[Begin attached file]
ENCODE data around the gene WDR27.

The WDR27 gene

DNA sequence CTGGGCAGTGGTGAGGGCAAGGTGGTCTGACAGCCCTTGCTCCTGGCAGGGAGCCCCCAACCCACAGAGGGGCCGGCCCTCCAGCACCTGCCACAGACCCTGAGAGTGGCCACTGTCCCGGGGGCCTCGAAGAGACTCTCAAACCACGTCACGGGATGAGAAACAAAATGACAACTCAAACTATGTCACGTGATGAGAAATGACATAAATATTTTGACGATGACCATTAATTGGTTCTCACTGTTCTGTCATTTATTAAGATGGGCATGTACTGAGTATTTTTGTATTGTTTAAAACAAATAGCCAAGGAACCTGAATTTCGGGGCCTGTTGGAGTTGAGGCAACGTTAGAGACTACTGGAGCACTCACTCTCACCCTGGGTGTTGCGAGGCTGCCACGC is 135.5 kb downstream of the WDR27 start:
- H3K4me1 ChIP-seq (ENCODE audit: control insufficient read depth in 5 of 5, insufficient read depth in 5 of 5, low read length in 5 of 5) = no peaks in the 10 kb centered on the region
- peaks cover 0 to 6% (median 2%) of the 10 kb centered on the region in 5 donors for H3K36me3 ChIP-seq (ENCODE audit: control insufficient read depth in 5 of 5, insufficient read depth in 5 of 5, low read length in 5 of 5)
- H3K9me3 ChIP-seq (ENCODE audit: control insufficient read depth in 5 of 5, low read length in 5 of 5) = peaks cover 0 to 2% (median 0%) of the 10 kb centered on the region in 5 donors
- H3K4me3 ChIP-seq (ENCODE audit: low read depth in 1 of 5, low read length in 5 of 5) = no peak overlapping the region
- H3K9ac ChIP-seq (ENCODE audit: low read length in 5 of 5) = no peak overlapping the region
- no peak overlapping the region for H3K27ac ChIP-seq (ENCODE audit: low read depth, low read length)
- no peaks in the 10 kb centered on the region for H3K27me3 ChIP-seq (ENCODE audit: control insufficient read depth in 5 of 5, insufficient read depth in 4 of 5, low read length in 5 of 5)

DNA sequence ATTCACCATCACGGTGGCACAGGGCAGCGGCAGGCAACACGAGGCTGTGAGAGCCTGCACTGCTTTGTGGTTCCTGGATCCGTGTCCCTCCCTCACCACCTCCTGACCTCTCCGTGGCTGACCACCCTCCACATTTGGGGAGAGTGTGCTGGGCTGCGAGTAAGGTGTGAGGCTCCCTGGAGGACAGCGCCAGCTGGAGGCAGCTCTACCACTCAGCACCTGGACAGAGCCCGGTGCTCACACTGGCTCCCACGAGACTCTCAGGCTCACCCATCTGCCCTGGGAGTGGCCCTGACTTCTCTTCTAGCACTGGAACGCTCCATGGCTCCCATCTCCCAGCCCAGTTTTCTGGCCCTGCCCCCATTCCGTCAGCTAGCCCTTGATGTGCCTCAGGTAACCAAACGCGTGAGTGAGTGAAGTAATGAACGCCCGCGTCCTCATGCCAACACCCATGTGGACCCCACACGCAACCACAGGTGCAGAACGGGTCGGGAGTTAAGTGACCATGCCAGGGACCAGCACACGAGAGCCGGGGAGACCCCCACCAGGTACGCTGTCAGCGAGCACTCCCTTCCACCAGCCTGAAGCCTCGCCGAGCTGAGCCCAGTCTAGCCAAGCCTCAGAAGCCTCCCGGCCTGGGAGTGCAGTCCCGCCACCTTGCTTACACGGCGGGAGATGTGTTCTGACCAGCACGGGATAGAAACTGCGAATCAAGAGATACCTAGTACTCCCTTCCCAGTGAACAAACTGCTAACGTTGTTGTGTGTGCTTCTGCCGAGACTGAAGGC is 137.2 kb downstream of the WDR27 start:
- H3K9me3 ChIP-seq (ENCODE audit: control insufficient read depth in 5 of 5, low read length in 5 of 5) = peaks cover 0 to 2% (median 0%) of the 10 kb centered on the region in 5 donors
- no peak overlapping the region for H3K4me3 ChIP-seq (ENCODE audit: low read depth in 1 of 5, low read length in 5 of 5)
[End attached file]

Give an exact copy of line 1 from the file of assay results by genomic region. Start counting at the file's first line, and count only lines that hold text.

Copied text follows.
ENCODE data around the gene WDR27.